Hormone therapy and breast cancer

Hormone therapy will be prescribed if your breast cancer is hormone receptor positive.
 
In this type of breast cancer there are receptors on the cell surface that latch onto the female hormone oestrogen, which stimulates the cancer cell to grow. Oestrogen receptor positive cancers are common and account for approximately 75 per cent of breast cancers in post-menopausal women and around 50 to 60 per cent of pre-menopausal women. Testing for hormone receptors is now routinely carried out on tissue taken during a biopsy or after the operation to remove the breast cancer.
 
A small proportion of breast cancers (around five per cent) are sensitive to progesterone only, which may mean that they will respond to hormone therapy. In this case, your specialist will discuss the possible benefits and risks of hormone treatment with you. If your breast cancer isn't hormone sensitive (receptor negative tumours) hormone therapy will not be of benefit. If this is the case you may be offered chemotherapy only, or you may not need any further treatment.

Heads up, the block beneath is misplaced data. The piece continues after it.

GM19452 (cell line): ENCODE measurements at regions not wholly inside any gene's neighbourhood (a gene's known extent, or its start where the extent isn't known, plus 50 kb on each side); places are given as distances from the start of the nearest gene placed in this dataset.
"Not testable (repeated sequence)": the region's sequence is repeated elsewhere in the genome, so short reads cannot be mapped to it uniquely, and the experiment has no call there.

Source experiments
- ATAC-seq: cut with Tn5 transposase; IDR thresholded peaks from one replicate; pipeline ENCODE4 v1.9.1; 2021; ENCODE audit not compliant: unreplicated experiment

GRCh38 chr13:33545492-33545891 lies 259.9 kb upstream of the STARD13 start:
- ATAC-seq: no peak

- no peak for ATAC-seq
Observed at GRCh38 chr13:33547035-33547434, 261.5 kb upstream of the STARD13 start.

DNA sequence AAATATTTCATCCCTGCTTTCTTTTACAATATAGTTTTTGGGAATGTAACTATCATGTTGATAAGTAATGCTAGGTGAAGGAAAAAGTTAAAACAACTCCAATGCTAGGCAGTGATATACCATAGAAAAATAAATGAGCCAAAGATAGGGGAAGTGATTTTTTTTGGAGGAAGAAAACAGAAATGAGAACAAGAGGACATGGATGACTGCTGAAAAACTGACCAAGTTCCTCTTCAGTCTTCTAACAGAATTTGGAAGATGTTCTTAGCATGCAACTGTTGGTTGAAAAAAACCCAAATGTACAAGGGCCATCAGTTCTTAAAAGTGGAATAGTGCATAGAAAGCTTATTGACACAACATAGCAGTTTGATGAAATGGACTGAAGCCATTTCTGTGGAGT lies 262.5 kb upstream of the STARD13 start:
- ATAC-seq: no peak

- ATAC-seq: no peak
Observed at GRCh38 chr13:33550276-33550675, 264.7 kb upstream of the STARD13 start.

Hormone therapy can also be used alone as a treatment for breast cancer, for example for people who have other illnesses such as lung or heart conditions that mean they are unable to have surgery or radiotherapy. It can also be an option for those who don't want to have surgery. 
 
Hormone therapy can also be used to treat breast cancer recurrences and can be used either alone or alongside other treatments, depending on what you have had before. If your breast cancer comes back when you're already being treated with hormone therapy, you'll probably be offered a different type of hormone therapy.
 

Types of hormone therapy 

Primary (neoadjuvant) hormone therapy is given before radiotherapy (and sometimes before surgery) to reduce the size of the breast cancer. It also makes the cancer cells more sensitive to the radiotherapy so that the treatment works better. 
 
Adjuvant hormonal therapy is given after surgery or radiotherapy to kill any remaining tumour cells, or to try and prevent the cancer from coming back. 
 
Your doctor will discuss with you if and when you need to take hormone therapy. 
 
There are several targeted therapy drugs:
  • Anastrozole (Arimidex ®) 
     
  • Exemestane (Aromasin®) 
     
  • Letrozole (Femara®) 
     
  • Ovarian ablation 
     
  • Tamoxifen   
     
  • Goserelin (Zoladex®)

You can also watch our short video on hormone therapy.

Hormone therapy and breast cancer

This video tells you all about female hormone therapy. The information in this video was correct as of 18 June 2015.

Call our Cancer Nurseline

Freephone 1800 200 700 to talk to a specialist cancer nurse
It's open Monday-Thursday from 9am to 6pm and Friday from 9am to 5pm

Date Last Reviewed: 
Thursday, June 18, 2015
Date Last Revised: 
Thursday, June 18, 2015